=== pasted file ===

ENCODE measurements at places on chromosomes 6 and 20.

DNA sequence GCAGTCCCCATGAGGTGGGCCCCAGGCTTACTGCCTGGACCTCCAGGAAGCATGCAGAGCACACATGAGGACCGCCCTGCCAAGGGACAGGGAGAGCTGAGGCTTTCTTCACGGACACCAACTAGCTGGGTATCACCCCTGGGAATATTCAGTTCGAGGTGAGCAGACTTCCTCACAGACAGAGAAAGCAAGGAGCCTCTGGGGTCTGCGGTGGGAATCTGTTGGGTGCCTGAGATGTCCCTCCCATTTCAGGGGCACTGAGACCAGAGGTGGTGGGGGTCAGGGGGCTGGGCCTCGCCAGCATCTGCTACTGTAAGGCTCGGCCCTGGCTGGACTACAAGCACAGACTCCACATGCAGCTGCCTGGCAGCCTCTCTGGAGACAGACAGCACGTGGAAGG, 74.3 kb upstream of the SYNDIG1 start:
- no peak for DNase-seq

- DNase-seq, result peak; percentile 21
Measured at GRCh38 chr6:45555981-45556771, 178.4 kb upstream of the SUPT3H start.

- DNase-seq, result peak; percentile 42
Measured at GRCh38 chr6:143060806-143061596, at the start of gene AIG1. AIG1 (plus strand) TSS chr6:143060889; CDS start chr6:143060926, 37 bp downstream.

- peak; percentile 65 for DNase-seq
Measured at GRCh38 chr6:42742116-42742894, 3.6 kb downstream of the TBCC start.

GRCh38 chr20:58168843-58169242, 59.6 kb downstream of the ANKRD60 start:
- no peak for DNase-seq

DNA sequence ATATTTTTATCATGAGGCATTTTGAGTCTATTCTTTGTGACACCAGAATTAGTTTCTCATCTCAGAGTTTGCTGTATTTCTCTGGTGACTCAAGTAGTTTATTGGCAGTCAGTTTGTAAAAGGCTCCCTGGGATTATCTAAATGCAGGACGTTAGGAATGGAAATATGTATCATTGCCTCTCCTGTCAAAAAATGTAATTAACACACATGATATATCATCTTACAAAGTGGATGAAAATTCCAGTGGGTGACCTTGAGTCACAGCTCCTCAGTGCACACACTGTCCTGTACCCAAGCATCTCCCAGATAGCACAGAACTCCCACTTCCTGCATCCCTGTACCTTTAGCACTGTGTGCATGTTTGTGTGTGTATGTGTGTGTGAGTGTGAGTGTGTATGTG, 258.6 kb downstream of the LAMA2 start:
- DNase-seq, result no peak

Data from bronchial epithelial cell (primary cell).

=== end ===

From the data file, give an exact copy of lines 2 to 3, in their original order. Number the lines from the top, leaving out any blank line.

DNA sequence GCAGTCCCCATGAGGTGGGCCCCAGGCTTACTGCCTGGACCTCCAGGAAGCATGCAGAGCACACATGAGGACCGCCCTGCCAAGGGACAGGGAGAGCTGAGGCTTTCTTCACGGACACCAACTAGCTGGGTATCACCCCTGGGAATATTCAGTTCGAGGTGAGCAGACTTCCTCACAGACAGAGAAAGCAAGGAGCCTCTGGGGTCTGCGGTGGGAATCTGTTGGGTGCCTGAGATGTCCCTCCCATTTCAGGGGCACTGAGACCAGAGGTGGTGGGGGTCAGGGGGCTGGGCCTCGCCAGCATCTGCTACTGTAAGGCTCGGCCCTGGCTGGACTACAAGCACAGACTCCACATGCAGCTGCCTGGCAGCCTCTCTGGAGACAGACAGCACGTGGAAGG, 74.3 kb upstream of the SYNDIG1 start:
- no peak for DNase-seq